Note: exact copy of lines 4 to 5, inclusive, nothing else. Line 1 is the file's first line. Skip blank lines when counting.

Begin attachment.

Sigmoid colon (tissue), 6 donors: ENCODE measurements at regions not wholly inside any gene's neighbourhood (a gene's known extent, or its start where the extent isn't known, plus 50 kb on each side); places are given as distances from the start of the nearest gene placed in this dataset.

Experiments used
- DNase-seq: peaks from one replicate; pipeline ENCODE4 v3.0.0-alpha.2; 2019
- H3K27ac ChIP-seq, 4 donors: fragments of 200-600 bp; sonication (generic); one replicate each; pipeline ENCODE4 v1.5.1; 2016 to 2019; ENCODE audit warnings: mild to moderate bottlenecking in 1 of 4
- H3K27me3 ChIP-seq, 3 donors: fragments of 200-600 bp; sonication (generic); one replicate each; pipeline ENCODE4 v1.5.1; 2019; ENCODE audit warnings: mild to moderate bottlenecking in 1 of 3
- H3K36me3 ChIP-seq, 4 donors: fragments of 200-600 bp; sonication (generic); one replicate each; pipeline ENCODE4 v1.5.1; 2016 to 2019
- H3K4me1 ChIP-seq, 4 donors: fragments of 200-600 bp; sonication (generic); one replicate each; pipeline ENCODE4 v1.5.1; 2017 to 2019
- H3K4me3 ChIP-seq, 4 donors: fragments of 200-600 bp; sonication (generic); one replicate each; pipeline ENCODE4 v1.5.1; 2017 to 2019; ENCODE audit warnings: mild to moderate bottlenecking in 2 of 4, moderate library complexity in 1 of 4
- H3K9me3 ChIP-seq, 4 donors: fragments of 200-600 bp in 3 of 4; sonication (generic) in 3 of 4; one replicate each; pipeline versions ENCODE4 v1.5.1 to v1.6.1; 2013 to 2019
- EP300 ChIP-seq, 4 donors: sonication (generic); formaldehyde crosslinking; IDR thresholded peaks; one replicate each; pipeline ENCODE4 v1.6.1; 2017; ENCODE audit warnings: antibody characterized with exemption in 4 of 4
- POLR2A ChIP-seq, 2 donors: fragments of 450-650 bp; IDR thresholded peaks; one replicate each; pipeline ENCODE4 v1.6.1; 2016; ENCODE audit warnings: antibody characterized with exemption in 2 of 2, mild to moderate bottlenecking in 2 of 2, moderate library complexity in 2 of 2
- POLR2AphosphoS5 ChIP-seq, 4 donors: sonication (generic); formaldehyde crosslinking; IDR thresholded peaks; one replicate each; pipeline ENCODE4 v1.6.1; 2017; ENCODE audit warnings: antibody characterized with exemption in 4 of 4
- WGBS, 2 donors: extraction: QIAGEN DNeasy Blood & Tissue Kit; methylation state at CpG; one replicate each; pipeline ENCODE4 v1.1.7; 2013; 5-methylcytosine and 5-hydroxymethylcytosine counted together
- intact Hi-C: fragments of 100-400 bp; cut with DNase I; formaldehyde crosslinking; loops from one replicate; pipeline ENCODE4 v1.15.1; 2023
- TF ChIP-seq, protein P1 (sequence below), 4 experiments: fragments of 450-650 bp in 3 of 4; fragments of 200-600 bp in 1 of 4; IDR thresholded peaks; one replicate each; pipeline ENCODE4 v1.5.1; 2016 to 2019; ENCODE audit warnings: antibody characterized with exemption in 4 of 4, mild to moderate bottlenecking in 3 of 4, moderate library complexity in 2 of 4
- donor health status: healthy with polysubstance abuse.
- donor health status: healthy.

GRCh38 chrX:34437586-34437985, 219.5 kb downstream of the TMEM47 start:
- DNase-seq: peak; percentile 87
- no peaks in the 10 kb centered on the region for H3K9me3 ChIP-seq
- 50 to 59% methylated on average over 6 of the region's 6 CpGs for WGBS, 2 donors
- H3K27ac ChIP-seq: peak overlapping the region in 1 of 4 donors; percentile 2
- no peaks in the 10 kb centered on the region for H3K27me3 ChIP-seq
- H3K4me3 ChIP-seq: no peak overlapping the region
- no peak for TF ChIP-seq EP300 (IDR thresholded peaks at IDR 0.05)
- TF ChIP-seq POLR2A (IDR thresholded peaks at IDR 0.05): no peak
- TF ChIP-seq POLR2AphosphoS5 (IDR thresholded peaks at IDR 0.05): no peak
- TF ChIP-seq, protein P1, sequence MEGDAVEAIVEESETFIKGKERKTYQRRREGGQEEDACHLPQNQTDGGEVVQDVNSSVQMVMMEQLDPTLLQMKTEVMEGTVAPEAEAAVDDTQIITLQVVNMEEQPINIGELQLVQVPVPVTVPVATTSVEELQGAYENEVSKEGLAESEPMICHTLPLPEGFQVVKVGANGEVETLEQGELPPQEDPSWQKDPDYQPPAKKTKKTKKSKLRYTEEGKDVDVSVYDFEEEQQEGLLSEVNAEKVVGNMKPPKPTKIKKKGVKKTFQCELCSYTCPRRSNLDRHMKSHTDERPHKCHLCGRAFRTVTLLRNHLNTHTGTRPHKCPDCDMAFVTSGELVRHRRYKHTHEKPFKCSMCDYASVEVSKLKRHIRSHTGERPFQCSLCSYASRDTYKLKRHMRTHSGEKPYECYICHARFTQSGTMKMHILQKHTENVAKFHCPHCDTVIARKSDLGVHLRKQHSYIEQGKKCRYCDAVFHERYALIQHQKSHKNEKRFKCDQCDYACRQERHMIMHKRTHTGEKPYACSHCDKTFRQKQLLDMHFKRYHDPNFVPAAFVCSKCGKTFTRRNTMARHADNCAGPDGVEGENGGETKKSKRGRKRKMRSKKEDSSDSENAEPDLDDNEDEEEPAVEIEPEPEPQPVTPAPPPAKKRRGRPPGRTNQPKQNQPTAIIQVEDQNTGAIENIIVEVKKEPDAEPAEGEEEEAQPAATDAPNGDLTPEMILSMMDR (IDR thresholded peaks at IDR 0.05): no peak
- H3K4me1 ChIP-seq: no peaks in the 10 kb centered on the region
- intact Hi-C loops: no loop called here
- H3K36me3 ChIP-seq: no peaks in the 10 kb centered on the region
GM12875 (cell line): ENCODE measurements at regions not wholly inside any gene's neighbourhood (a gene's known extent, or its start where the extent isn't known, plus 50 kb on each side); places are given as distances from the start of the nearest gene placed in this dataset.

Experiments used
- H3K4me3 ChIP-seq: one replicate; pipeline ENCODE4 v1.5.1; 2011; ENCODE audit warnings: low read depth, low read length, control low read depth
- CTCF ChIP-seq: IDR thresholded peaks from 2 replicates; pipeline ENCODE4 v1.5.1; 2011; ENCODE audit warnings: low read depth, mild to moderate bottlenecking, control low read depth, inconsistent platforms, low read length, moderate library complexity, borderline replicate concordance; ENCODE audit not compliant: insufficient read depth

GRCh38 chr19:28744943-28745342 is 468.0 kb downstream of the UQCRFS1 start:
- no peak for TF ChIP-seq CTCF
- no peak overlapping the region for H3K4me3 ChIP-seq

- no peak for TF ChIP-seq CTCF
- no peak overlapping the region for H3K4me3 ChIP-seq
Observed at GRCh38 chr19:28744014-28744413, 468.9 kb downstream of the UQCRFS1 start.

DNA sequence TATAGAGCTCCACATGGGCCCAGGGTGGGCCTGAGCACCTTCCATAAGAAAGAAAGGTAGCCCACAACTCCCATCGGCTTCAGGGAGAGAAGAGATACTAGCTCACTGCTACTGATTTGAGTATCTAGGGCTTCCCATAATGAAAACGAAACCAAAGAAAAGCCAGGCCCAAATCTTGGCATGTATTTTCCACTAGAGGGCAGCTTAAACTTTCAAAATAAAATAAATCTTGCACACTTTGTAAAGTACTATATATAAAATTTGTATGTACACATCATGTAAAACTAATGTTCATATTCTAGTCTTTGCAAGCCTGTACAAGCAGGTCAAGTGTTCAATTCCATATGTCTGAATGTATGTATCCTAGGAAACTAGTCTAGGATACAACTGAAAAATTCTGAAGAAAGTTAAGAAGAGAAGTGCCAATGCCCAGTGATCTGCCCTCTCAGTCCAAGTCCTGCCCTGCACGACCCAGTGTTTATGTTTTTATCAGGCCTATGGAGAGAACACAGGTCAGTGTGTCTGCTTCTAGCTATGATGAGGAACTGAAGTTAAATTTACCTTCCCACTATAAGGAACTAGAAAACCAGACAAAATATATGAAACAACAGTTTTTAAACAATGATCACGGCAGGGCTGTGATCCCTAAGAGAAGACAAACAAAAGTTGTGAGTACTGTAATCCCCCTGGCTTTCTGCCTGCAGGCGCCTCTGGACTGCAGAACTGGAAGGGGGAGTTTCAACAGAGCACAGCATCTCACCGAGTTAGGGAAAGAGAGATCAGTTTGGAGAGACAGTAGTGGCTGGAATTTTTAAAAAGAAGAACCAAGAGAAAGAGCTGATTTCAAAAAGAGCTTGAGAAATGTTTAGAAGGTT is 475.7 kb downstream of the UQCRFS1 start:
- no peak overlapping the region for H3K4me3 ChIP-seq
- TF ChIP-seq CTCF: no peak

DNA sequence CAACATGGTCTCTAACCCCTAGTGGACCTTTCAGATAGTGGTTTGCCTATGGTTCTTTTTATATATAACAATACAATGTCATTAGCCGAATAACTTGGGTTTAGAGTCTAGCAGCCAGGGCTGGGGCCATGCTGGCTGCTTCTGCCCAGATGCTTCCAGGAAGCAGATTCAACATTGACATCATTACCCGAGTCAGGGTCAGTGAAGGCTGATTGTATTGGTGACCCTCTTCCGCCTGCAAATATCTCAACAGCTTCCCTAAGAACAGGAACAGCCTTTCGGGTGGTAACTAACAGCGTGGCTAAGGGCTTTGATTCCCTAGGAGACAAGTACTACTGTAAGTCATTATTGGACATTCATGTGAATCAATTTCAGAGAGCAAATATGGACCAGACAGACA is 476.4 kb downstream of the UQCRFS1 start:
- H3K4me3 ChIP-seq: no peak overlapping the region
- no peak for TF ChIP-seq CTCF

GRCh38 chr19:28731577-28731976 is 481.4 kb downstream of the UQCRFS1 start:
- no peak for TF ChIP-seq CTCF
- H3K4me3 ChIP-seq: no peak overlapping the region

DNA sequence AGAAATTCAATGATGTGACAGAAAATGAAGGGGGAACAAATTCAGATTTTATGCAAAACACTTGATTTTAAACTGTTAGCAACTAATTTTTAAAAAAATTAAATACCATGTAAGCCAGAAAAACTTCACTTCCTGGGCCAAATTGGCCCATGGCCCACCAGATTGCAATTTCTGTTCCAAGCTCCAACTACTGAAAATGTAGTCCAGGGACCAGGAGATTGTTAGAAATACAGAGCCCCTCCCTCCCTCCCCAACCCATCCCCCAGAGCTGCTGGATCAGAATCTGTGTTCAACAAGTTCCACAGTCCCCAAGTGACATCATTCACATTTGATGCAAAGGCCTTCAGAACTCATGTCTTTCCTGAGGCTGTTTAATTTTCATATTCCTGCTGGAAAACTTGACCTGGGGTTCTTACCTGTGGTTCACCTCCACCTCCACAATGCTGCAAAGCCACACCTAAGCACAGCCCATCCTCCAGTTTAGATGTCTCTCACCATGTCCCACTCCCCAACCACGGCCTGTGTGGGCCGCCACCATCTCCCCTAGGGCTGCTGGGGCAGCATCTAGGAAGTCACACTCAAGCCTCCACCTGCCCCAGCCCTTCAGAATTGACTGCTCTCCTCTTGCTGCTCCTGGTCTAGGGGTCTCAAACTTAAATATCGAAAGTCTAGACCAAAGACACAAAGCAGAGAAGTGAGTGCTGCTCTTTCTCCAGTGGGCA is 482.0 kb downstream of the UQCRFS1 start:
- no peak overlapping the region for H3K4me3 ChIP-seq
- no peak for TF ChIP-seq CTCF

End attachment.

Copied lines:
- H3K27ac ChIP-seq, 4 donors: fragments of 200-600 bp; sonication (generic); one replicate each; pipeline ENCODE4 v1.5.1; 2016 to 2019; ENCODE audit warnings: mild to moderate bottlenecking in 1 of 4
- H3K27me3 ChIP-seq, 3 donors: fragments of 200-600 bp; sonication (generic); one replicate each; pipeline ENCODE4 v1.5.1; 2019; ENCODE audit warnings: mild to moderate bottlenecking in 1 of 3